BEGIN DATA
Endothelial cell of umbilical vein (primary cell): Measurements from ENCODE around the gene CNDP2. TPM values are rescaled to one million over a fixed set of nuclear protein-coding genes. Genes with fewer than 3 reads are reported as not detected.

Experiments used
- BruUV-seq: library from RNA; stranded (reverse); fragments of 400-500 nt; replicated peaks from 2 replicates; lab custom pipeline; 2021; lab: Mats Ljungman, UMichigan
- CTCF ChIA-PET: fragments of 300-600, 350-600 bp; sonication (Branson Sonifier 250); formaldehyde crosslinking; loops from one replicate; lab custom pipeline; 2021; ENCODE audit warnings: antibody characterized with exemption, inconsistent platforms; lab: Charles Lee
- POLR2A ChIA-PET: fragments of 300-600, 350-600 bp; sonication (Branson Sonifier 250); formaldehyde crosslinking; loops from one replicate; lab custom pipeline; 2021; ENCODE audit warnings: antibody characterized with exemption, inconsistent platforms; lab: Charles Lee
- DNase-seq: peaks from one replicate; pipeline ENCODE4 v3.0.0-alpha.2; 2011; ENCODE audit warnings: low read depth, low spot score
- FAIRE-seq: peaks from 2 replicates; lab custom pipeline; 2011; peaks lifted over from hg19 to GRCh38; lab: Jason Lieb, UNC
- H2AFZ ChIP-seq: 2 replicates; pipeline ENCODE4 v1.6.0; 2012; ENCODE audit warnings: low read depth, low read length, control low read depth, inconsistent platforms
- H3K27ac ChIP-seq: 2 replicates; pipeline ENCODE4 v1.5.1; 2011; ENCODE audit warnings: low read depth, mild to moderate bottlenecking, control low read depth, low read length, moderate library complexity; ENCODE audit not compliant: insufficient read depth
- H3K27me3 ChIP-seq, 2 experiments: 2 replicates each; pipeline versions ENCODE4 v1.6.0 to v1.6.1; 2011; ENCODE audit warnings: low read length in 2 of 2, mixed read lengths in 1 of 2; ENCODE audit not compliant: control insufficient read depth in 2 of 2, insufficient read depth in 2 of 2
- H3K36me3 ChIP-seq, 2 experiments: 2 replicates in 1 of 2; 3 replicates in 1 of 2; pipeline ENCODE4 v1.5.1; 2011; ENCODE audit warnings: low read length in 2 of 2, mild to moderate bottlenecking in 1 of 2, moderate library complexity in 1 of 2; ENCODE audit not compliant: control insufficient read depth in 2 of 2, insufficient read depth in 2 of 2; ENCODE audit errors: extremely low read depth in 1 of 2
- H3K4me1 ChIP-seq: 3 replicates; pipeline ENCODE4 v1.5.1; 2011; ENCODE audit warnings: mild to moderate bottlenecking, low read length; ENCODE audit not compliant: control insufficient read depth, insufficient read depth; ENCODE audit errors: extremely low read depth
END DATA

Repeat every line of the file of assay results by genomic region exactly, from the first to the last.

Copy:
Endothelial cell of umbilical vein (primary cell): Measurements from ENCODE around the gene CNDP2. TPM values are rescaled to one million over a fixed set of nuclear protein-coding genes. Genes with fewer than 3 reads are reported as not detected.

Experiments used
- BruUV-seq: library from RNA; stranded (reverse); fragments of 400-500 nt; replicated peaks from 2 replicates; lab custom pipeline; 2021; lab: Mats Ljungman, UMichigan
- CTCF ChIA-PET: fragments of 300-600, 350-600 bp; sonication (Branson Sonifier 250); formaldehyde crosslinking; loops from one replicate; lab custom pipeline; 2021; ENCODE audit warnings: antibody characterized with exemption, inconsistent platforms; lab: Charles Lee
- POLR2A ChIA-PET: fragments of 300-600, 350-600 bp; sonication (Branson Sonifier 250); formaldehyde crosslinking; loops from one replicate; lab custom pipeline; 2021; ENCODE audit warnings: antibody characterized with exemption, inconsistent platforms; lab: Charles Lee
- DNase-seq: peaks from one replicate; pipeline ENCODE4 v3.0.0-alpha.2; 2011; ENCODE audit warnings: low read depth, low spot score
- FAIRE-seq: peaks from 2 replicates; lab custom pipeline; 2011; peaks lifted over from hg19 to GRCh38; lab: Jason Lieb, UNC
- H2AFZ ChIP-seq: 2 replicates; pipeline ENCODE4 v1.6.0; 2012; ENCODE audit warnings: low read depth, low read length, control low read depth, inconsistent platforms
- H3K27ac ChIP-seq: 2 replicates; pipeline ENCODE4 v1.5.1; 2011; ENCODE audit warnings: low read depth, mild to moderate bottlenecking, control low read depth, low read length, moderate library complexity; ENCODE audit not compliant: insufficient read depth
- H3K27me3 ChIP-seq, 2 experiments: 2 replicates each; pipeline versions ENCODE4 v1.6.0 to v1.6.1; 2011; ENCODE audit warnings: low read length in 2 of 2, mixed read lengths in 1 of 2; ENCODE audit not compliant: control insufficient read depth in 2 of 2, insufficient read depth in 2 of 2
- H3K36me3 ChIP-seq, 2 experiments: 2 replicates in 1 of 2; 3 replicates in 1 of 2; pipeline ENCODE4 v1.5.1; 2011; ENCODE audit warnings: low read length in 2 of 2, mild to moderate bottlenecking in 1 of 2, moderate library complexity in 1 of 2; ENCODE audit not compliant: control insufficient read depth in 2 of 2, insufficient read depth in 2 of 2; ENCODE audit errors: extremely low read depth in 1 of 2
- H3K4me1 ChIP-seq: 3 replicates; pipeline ENCODE4 v1.5.1; 2011; ENCODE audit warnings: mild to moderate bottlenecking, low read length; ENCODE audit not compliant: control insufficient read depth, insufficient read depth; ENCODE audit errors: extremely low read depth